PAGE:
Your past contacts and especially your past customers are so potentially valuable that even if you don’t have a record of their email address you should send a good old fashion letter. In fact consider sending a letter rather than email to your past and current customers or clients anyway as the offer will be perceived as higher value.
So what do you write in these invite letters?
It’s important to remember that the people you are emailing are not interested in your business and how well you do it. It’s not an advert or sales letter for your products or services. However it must be compelling as it is selling your newsletter. It must offer your prospect/past customer something for them. The rule is think WIIFM – “what’s in it for me”. This is not a cynical view it’s simply what we all think when asked to take an action. So an offer to join your mailing list to “keep up with the latest news from XYZ Carpet Cleaners” is not going to get you subscribers. Even free offers and discounts may not work as well as you might think. The problem with these is your prospects have to be thinking of buying what you offer at the exact time your email arrives. A 10% discount on say kitchen fitting is no use to someone who’s just had a new kitchen or who’s not going to be able to afford it for 6 months. However, including the possibility of ongoing discounts and free stuff exclusively for those on the list for the duration of their list membership is worthwhile to all for whom have even a remote possibility of buying from you. It also means that if they don’t sign up they may miss out. People don’t like to miss out.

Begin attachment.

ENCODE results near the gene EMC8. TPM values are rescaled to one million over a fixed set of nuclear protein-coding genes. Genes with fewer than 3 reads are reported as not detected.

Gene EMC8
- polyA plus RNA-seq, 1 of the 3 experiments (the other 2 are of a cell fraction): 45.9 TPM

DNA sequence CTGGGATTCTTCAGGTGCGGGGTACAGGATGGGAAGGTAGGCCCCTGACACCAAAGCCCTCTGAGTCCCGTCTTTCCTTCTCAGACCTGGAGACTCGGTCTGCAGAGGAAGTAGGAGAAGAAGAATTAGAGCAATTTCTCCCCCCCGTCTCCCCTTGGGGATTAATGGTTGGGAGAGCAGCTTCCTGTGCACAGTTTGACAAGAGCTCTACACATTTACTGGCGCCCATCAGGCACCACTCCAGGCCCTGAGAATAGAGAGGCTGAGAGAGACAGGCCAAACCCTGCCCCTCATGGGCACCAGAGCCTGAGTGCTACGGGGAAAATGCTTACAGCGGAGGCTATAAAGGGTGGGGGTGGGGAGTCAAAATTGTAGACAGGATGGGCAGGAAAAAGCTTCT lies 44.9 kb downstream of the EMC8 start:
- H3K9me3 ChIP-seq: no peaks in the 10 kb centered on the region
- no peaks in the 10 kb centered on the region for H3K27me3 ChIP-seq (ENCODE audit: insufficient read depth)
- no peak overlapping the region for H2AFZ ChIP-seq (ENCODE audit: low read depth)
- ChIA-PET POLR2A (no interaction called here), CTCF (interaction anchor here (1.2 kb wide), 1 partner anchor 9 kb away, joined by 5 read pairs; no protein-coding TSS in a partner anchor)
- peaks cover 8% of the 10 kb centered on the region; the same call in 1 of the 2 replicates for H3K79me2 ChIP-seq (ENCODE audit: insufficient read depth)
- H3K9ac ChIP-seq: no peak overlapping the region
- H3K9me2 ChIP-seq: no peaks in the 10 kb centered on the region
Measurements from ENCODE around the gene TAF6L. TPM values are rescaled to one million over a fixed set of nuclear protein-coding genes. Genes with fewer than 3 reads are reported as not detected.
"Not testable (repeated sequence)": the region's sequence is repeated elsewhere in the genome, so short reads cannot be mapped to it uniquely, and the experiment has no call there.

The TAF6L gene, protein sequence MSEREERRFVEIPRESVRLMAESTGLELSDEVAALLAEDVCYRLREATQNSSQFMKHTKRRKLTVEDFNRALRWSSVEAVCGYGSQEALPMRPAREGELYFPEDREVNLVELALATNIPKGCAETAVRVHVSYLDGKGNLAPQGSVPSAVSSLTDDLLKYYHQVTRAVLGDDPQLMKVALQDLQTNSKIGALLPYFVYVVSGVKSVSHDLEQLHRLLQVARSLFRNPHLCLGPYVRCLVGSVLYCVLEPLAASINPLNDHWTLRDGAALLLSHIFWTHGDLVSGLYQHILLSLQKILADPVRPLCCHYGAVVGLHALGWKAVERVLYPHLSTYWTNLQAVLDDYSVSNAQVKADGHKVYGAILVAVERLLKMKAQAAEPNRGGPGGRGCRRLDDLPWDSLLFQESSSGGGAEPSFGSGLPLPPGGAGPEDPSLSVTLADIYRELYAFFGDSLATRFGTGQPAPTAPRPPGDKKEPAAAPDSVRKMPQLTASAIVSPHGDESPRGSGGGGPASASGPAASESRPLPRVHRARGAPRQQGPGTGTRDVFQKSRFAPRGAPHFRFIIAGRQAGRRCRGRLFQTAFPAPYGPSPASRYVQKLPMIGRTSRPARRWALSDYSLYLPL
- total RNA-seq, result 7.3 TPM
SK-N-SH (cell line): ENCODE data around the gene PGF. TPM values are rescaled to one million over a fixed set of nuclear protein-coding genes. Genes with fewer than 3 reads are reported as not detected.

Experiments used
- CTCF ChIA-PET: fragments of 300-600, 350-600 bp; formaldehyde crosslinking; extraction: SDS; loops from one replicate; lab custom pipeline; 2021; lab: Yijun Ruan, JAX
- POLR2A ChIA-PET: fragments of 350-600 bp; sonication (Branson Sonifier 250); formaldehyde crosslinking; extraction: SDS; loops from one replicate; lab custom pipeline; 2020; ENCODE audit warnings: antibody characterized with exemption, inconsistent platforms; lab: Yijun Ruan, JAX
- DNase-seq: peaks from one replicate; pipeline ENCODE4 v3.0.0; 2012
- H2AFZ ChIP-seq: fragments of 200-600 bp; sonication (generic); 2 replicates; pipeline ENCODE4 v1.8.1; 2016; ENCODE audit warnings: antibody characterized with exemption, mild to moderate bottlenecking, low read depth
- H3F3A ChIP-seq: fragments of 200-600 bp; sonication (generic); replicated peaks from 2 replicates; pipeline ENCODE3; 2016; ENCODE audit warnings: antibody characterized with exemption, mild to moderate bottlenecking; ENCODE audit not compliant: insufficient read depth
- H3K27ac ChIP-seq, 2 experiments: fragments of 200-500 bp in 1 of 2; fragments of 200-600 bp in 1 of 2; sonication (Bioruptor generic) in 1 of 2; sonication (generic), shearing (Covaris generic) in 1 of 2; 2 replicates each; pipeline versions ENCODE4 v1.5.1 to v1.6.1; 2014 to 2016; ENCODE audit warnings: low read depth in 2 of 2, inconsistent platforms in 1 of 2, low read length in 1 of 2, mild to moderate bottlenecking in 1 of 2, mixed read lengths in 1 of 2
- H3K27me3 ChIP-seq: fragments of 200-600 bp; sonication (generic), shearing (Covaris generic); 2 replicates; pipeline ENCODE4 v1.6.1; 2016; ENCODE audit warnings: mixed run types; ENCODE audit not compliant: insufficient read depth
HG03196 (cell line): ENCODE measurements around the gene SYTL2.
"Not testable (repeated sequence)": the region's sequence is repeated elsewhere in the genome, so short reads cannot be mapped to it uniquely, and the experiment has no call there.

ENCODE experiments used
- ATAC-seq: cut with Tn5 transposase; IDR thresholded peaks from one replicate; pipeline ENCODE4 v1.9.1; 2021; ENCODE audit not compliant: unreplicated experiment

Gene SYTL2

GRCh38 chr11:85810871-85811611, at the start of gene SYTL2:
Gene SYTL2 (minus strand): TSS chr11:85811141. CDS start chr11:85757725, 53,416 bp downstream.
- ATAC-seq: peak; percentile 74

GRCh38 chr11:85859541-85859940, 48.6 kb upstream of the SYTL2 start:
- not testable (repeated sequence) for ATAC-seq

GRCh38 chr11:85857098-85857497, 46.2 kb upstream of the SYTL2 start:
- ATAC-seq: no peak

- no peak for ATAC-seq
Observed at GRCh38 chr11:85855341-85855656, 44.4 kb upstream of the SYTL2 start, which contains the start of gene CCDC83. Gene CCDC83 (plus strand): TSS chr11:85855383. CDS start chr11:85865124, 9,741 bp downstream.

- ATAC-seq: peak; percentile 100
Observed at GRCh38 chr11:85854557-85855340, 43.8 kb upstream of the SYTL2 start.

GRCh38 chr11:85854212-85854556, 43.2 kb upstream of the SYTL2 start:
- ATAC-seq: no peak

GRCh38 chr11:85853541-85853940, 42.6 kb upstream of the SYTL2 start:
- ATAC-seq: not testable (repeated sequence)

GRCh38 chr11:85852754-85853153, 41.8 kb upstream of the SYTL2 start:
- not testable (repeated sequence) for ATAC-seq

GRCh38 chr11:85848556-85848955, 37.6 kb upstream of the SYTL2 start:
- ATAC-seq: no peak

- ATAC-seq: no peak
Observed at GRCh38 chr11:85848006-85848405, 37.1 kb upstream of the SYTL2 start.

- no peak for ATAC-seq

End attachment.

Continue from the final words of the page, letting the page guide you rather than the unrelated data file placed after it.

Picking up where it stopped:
We live in a world of instant gratification so you should give something of value away immediately in return for the signup. This is going to take some creative thinking but it’s not as hard as you might think. If you’re introducing digital marketing strategies into your business promotion you must feel you have something to offer your customers. Often we forget that those of us in business have built up skills and “trade secrets” that we take for granted but that others, or potential customers and clients have no clue about. Why should they they may have their own business or jobs to go to that’s why they hire you.
Offer your expertise for free
So let’s say you are an accountant running a small practice and want to attract new prospects and keep your current clients happy with your service. You want to attract people to your email list in order to do this, so in return for their email address your offer a downloadable free guide to bookkeeping for small business. You want this to be simple and straightforward but contain valuable information. It should not be just a generic guide, there are thousands of these on the web so give it an angle, “10 Steps to Pain Free Bookkeeping”, “The Busy Business Owners Guide to Bookkeeping”. Make it something that would be worth paying for. Make it a pdf that can be automatically downloaded after someone has signed up for your newsletter, or split it into sections and deliver each section separately one per day by autoresponder email, (not as complicated as it sounds). Or record it as a video with on screen examples of record keeping etc. The email per day by autoresponder would be my preferred method as it would be a free course which I feel has a higher perceived value than a pdf download.